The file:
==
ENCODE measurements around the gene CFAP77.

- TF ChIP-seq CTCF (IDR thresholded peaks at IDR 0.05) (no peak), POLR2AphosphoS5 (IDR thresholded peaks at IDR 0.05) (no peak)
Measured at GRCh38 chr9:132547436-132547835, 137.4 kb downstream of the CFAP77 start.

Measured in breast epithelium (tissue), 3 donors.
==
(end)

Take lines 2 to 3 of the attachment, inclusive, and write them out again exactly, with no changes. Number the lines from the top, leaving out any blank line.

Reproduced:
- TF ChIP-seq CTCF (IDR thresholded peaks at IDR 0.05) (no peak), POLR2AphosphoS5 (IDR thresholded peaks at IDR 0.05) (no peak)
Measured at GRCh38 chr9:132547436-132547835, 137.4 kb downstream of the CFAP77 start.